One doesn’t normally think of France as a mining country, let alone the home of the world’s third-largest mineral driller, Foraco International. However, France is where the adventure started in 1962 when “Le Forage Rationnel”, as it was originally called, was founded by Andre Lamothe, in collaboration with Rogers, an American geophysical exploration company.
Mining was tough in the early years, and Foraco, as it is now known, diversified into seismic drilling for oil companies, as well as water well drilling. Water well drilling became the cornerstone of Foraco’s expansion throughout the former French colonies of West Africa, where it still maintains a formidable presence. In the early 70s, Foraco co-invented reverse circulation and soon started to exploit this disruptive drilling technique, now used worldwide. At one time, Foraco even produced its own line of drill rigs, including the legendary SM 70, which sold over 300 units worldwide.
After several changes in ownership, the company was purchased in 1997 by the current senior management team of Daniel Simoncini and Jean–Pierre Charmensat, who refocused the struggling company on rural water development programs, most notably in the Ivory Coast, Mali, Niger, Chad and the Central African Republic. In 2005, Foraco launched a diversification strategy which resulted in the establishment of Foraco Canada Ltd in 2006. Foraco Canada quickly became a leading provider of drilling services to the North American mining industry, and this marked the beginning of a sustained period of international growth, with the company listing on the Toronto Stock Exchange in 2007.
Soon after establishing itself in Canada, Foraco expanded westwards with the purchase of the Canadian assets of Connors Drilling in February 2007, followed by North West Sequoia Drilling in 2008, which was renowned for providing high quality rotary, R/C, and large-diameter bulk sampling services.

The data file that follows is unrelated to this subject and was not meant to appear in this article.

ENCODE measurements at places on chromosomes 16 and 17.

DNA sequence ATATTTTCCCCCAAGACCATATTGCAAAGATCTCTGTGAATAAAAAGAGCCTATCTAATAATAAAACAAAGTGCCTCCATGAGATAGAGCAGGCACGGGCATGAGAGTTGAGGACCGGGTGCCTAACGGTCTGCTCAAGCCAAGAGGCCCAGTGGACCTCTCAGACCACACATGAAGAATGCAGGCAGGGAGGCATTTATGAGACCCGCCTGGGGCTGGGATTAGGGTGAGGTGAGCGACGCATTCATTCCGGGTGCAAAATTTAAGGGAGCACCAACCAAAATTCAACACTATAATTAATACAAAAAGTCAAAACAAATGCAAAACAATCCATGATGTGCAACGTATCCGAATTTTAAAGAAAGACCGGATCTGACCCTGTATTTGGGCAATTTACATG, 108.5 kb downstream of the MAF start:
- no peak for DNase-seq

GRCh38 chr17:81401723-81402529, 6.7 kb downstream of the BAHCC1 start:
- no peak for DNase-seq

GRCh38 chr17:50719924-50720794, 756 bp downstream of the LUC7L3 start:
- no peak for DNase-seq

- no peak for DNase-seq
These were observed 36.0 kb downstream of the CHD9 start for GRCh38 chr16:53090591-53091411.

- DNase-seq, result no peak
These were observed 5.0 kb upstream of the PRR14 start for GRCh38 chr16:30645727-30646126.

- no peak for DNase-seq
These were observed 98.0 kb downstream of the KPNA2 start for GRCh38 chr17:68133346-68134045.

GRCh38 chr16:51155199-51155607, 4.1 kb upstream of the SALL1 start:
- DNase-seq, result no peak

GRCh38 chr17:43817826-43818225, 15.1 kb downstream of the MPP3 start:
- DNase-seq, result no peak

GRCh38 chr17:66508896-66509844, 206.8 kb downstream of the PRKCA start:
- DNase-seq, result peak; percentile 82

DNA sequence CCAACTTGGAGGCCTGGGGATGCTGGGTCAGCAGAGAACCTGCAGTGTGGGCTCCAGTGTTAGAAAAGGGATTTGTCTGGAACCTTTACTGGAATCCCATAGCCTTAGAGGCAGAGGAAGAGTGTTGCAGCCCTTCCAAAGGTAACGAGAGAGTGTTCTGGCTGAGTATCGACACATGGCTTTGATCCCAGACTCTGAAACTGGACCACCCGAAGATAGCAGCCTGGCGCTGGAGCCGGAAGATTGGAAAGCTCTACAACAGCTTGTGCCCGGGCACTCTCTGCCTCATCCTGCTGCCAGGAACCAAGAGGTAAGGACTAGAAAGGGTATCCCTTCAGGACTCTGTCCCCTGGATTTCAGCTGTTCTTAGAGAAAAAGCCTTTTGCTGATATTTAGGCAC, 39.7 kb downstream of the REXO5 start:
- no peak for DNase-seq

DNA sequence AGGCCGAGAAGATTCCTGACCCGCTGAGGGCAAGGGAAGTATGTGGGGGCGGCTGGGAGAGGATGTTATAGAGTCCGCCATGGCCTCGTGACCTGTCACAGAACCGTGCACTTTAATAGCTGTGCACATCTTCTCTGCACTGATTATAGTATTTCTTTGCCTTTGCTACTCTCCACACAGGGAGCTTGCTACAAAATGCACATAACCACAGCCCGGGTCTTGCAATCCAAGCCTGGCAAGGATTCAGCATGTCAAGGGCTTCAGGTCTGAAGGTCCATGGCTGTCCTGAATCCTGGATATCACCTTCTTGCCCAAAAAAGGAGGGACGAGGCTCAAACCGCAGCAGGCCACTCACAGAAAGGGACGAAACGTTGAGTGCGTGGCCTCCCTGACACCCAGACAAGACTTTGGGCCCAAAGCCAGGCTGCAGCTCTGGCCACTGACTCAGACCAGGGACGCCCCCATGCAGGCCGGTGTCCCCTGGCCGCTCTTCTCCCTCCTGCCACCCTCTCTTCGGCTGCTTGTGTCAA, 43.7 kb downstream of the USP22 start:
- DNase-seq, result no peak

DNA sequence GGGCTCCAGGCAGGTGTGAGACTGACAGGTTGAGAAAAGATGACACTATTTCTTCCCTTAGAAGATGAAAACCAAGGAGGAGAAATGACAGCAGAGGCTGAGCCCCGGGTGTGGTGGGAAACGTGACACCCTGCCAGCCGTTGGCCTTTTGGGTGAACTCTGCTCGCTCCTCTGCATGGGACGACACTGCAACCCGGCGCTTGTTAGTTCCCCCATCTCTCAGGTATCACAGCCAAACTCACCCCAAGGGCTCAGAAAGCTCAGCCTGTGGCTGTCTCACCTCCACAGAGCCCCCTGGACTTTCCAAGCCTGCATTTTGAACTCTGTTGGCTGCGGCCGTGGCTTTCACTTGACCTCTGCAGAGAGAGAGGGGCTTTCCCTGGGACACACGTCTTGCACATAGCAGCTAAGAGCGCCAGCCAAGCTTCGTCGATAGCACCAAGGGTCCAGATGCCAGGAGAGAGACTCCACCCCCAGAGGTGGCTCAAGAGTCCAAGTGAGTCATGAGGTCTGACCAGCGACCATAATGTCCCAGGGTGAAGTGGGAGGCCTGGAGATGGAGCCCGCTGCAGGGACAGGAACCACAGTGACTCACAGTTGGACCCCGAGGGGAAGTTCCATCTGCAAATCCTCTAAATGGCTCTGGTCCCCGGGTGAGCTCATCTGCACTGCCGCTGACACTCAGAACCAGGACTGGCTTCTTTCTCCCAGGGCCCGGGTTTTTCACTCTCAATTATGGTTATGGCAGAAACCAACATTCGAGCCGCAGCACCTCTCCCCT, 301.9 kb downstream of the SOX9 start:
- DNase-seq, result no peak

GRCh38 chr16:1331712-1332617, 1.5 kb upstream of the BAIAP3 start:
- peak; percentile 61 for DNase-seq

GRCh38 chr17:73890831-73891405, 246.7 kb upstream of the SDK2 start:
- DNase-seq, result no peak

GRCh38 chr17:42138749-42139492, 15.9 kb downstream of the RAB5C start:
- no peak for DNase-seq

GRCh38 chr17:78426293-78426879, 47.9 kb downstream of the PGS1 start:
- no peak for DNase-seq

In the middle of the 2009 financial crisis, Foraco Calgary and Lunel (France) collaborated on one of the most technically challenging bulk sampling projects in history, for Russian based Lukoil at the Grib diamond pipe in northern Russia. Over 3,500 tonnes of kimberlite were drilled from nine 24-inch diameter boreholes to 600m depth using a Foraco-designed BF 800 rotary drill. It was a good introduction to the Russian market, which later paved the way for the current ownership of Eastern Drilling Company in Russia.
Following its success in Canada, Foraco gained access to another key mining market by acquiring Mosslake Drilling Ltd. in Perth, Australia. Peter Jacobs later joined the company to manage the Asia Pacific Region including New Caledonia, a reliable homestead dating back to Foraco’s earliest days. Encouraged by the success of its acquisitions, Foraco pushed on and acquired Chilean driller Advisor Drilling, with over 50 drills and some one thousand employees, its biggest acquisition to date. In 2012, Foraco cemented its position as a leading global drilling services company by acquiring a majority shareholding in Servitec, the second-largest mineral driller in Brazil, and 100 percent of John Neitzke Drilling.